Political Violence in Syria: Historical and Contemporary Perspectives
Abstr. due: 09.04.2018
Dates: 14.09.18 — 15.09.18
Organizing comittee e-mail: email@example.com and firstname.lastname@example.org
Organizers: Utrecht University
In 2011, the uprising in Syria rapidly escalated into a large-scale, complex, multi-dimensional civil war. As the violence became more extensive and intensive, within six years, hundreds of thousands of people have been killed, the economic infrastructure and civic life devastated, Syrian territory fragmented, with massive internal and external displacement. Local activists, civil society members, and ordinary citizens have engaged in various practices to make public the violence, varying from uploading videos, social media discussions, to more organized forms of activism like creating NGOs and carefully documenting the events. Since 2011 and in particular with the rise of ISIS, academics, policy makers, and the global media have taken keen interest in the spectacle of violence in Syria.
The conflict in Syria has been framed in different ways: insurgency and counterinsurgency, sectarian and ethnic civil war, regional proxy war, and international terrorism. In much of these frameworks, the dynamic of the violence itself has either been overexposed as particularly atrocious, or under-examined as an epiphenomenon. This workshop challenges both the notion that the recent violence is an entirely novel development in Syria, and the assumption that violence is a perennial phenomenon in Syria. It rather contextualizes violence by placing it in long-standing histories and practices that predate this civil war. The current war appears to have put Syria in a state of exception, where the state is fighting to maintain its sovereignty and stop the country’s disintegration. The violence has doubtlessly taken unprecedented numeric dimensions, but the structural conditions for the emergence of this violence predate the war.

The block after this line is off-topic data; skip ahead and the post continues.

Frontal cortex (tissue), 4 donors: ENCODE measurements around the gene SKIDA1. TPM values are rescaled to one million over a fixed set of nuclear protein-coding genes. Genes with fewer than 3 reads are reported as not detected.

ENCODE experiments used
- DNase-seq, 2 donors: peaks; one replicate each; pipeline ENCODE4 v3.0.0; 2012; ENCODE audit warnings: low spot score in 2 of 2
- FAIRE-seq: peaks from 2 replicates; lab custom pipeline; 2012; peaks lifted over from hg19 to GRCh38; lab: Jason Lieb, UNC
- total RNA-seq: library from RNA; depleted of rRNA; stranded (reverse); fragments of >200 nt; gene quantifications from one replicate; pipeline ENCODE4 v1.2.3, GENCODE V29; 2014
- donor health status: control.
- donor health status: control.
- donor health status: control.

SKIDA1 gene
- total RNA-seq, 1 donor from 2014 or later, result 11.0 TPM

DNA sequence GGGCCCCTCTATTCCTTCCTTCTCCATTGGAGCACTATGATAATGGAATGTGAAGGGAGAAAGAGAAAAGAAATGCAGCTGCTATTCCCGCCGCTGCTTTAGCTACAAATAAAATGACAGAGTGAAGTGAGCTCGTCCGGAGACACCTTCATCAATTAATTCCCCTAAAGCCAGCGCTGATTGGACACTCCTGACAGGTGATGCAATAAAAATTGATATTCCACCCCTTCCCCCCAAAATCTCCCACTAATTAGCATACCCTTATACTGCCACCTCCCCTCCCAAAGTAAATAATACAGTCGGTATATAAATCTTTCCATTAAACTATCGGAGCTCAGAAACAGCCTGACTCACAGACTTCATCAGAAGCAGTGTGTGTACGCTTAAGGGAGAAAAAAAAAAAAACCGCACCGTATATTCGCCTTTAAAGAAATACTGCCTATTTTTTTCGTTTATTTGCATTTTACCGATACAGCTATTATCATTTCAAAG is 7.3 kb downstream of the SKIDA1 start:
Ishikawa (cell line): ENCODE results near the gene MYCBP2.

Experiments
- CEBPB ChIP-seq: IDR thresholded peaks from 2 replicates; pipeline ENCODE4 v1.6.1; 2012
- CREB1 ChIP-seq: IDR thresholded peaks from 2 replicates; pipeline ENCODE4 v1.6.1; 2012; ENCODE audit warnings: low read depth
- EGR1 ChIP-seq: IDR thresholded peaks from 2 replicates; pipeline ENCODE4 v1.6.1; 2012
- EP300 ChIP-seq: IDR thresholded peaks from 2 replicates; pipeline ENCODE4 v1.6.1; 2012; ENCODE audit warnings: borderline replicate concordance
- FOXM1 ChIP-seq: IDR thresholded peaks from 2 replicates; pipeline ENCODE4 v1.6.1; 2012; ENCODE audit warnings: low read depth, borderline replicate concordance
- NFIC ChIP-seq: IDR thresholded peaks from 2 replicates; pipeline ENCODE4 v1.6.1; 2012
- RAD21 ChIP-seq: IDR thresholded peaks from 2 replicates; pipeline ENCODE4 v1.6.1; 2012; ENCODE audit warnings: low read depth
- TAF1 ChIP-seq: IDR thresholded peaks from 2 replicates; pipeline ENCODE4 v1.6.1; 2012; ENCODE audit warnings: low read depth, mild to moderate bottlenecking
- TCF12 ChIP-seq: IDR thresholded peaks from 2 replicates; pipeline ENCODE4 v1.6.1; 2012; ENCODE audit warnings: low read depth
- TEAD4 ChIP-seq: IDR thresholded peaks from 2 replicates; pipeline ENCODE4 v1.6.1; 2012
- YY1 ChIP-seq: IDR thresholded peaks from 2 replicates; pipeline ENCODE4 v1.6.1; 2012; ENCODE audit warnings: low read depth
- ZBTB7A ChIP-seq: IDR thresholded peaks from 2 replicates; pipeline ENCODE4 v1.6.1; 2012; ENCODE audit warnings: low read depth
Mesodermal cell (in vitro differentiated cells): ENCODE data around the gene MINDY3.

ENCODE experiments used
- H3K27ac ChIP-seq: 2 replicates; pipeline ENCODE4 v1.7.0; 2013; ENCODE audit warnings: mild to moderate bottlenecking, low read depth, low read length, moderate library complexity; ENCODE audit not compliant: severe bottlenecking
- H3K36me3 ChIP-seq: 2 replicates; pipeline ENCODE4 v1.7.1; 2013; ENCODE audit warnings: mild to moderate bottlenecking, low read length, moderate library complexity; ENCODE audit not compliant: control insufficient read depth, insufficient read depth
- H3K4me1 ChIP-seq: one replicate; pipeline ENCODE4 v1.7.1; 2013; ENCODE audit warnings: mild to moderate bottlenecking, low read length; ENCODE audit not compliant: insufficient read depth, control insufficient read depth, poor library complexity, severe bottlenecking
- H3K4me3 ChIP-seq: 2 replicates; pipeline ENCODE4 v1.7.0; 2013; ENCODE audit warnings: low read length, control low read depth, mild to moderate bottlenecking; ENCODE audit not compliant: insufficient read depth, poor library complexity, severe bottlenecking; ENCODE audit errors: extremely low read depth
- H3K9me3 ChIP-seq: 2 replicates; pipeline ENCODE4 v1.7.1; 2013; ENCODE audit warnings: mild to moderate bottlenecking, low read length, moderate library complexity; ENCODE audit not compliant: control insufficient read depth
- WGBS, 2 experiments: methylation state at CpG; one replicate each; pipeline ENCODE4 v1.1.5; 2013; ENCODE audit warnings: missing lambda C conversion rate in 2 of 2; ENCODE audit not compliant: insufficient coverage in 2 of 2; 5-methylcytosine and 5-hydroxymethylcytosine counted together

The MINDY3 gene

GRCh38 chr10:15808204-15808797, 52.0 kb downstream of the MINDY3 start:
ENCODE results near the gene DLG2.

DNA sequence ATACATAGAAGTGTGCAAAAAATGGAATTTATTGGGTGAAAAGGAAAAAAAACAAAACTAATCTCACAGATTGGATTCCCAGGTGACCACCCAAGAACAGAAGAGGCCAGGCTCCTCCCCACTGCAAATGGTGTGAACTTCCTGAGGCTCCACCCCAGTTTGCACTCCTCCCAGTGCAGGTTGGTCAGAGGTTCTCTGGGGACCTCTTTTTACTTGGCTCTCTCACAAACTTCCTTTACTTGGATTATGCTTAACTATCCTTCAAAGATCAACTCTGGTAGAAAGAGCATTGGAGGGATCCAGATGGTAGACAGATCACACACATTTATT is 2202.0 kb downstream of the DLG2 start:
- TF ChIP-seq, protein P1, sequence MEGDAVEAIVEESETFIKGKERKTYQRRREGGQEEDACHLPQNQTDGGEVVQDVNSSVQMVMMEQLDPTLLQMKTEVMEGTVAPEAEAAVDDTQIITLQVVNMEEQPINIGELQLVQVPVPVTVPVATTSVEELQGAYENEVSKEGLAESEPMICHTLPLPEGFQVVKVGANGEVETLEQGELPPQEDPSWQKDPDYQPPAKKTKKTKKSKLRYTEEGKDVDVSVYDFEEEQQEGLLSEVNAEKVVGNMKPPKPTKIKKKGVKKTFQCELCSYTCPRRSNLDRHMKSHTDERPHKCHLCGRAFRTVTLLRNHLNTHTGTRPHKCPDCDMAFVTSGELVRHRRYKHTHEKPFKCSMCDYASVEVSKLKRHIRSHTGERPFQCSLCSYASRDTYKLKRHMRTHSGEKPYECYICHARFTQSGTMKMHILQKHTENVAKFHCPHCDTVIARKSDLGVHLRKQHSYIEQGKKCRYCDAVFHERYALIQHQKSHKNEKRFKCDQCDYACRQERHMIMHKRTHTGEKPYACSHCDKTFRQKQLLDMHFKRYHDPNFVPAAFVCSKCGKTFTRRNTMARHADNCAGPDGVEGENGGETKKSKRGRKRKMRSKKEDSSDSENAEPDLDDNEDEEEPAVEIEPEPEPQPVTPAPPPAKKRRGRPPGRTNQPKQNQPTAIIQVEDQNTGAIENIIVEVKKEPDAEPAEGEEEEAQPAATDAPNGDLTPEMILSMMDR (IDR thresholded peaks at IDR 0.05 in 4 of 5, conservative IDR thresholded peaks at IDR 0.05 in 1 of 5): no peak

This workshop is intended to look at the long standing tradition of political violence in postcolonial Syria and historicize the recent developments. It aims to bring together approaches that include pre-existing structural conditions as well as contemporary empirical studies that examine the causes, courses, and consequences of such large-scale violence in present-day Syria.
We welcome papers that focus on, but are not limited to, the following themes:
- Forms and repertoires of violence;
- History and politics of the Syrian security forces;
- Theorizing ideology, ethnicity, sectarianism, paramilitarism;
- Case studies of violence: regions, cities, neighborhoods, villages, tribes, families;
- Empirical studies of political economy, demography, and geography;
- Forced displacement, internal and external;
- Perpetrators, victims, bystanders, and others.